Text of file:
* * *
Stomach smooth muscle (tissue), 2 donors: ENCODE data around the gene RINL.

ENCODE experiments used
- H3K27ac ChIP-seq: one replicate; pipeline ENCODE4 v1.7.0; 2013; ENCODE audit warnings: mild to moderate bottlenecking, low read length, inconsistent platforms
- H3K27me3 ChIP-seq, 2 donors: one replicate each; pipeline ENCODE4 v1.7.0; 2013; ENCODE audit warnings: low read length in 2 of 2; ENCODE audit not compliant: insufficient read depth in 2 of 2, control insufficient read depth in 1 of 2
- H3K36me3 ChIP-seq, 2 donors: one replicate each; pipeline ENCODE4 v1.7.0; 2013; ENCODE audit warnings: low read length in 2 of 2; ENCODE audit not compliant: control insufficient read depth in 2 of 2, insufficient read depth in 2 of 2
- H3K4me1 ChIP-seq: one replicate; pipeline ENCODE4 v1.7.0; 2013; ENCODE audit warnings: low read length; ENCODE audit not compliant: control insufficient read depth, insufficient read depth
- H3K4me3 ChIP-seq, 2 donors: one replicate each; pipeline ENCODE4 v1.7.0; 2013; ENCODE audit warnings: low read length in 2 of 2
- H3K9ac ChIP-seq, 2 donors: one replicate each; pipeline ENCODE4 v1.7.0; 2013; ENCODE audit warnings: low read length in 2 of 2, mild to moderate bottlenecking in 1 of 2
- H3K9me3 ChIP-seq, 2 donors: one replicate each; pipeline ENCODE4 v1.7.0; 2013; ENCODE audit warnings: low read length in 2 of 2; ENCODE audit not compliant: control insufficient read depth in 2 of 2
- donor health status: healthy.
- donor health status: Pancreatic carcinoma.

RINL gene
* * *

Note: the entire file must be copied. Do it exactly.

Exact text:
Stomach smooth muscle (tissue), 2 donors: ENCODE data around the gene RINL.

ENCODE experiments used
- H3K27ac ChIP-seq: one replicate; pipeline ENCODE4 v1.7.0; 2013; ENCODE audit warnings: mild to moderate bottlenecking, low read length, inconsistent platforms
- H3K27me3 ChIP-seq, 2 donors: one replicate each; pipeline ENCODE4 v1.7.0; 2013; ENCODE audit warnings: low read length in 2 of 2; ENCODE audit not compliant: insufficient read depth in 2 of 2, control insufficient read depth in 1 of 2
- H3K36me3 ChIP-seq, 2 donors: one replicate each; pipeline ENCODE4 v1.7.0; 2013; ENCODE audit warnings: low read length in 2 of 2; ENCODE audit not compliant: control insufficient read depth in 2 of 2, insufficient read depth in 2 of 2
- H3K4me1 ChIP-seq: one replicate; pipeline ENCODE4 v1.7.0; 2013; ENCODE audit warnings: low read length; ENCODE audit not compliant: control insufficient read depth, insufficient read depth
- H3K4me3 ChIP-seq, 2 donors: one replicate each; pipeline ENCODE4 v1.7.0; 2013; ENCODE audit warnings: low read length in 2 of 2
- H3K9ac ChIP-seq, 2 donors: one replicate each; pipeline ENCODE4 v1.7.0; 2013; ENCODE audit warnings: low read length in 2 of 2, mild to moderate bottlenecking in 1 of 2
- H3K9me3 ChIP-seq, 2 donors: one replicate each; pipeline ENCODE4 v1.7.0; 2013; ENCODE audit warnings: low read length in 2 of 2; ENCODE audit not compliant: control insufficient read depth in 2 of 2
- donor health status: healthy.
- donor health status: Pancreatic carcinoma.

RINL gene